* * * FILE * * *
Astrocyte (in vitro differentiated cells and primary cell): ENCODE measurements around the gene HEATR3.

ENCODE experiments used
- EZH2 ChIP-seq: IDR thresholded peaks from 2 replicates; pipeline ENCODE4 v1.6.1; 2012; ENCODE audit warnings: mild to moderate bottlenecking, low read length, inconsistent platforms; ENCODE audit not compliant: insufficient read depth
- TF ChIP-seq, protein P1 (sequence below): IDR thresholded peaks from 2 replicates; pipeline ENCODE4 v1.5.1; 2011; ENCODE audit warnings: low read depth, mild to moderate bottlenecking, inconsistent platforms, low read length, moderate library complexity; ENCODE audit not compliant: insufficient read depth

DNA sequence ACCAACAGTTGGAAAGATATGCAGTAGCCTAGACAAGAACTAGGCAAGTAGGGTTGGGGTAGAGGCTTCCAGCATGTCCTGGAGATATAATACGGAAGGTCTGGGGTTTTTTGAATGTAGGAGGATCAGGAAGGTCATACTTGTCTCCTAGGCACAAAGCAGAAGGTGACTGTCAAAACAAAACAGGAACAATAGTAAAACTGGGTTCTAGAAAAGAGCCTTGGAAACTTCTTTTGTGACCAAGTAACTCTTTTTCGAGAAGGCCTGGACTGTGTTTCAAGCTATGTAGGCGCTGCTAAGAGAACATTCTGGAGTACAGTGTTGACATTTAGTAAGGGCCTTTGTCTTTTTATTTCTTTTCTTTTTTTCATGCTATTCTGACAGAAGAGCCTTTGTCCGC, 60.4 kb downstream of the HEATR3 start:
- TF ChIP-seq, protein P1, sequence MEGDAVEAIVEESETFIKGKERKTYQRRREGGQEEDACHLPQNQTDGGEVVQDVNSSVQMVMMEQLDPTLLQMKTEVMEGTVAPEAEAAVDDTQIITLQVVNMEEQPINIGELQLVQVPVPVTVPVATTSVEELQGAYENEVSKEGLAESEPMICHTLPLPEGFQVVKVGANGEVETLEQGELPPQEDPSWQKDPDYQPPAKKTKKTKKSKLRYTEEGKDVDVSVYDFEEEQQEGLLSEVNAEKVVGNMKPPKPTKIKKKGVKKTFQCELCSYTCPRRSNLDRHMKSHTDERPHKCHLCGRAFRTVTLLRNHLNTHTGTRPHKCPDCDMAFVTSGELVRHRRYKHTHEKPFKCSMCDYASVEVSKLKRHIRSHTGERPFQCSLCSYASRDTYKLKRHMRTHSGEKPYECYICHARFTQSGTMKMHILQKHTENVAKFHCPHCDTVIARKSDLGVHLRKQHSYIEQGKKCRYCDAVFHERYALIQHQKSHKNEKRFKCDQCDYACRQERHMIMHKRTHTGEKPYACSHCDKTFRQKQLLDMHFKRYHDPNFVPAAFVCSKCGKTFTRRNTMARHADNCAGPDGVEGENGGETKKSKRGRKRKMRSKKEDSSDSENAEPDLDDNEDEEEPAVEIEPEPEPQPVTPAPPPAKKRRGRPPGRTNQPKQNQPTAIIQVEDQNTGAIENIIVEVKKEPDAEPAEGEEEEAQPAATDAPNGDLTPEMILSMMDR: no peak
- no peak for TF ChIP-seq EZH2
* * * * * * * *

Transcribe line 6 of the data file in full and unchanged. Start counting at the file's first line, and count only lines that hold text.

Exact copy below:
- TF ChIP-seq, protein P1, sequence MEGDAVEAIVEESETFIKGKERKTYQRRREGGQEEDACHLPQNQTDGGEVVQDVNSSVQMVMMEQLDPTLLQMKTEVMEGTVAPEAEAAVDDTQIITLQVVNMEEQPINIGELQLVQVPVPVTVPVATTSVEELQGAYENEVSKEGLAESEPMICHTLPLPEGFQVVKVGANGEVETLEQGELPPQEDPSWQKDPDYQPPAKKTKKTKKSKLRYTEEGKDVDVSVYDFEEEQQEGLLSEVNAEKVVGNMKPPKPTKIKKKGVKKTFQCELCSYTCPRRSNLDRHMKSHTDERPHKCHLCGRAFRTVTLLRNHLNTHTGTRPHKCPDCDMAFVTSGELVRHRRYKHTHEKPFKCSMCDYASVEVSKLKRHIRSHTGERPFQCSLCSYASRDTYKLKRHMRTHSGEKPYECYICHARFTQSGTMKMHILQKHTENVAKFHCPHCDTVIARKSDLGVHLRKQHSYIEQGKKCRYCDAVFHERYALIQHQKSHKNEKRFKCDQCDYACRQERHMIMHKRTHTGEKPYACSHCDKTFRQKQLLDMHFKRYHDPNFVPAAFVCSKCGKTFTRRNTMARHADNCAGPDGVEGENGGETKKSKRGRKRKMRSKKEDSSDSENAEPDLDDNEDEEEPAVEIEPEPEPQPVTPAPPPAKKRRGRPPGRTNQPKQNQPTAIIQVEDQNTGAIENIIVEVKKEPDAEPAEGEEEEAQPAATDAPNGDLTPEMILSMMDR: no peak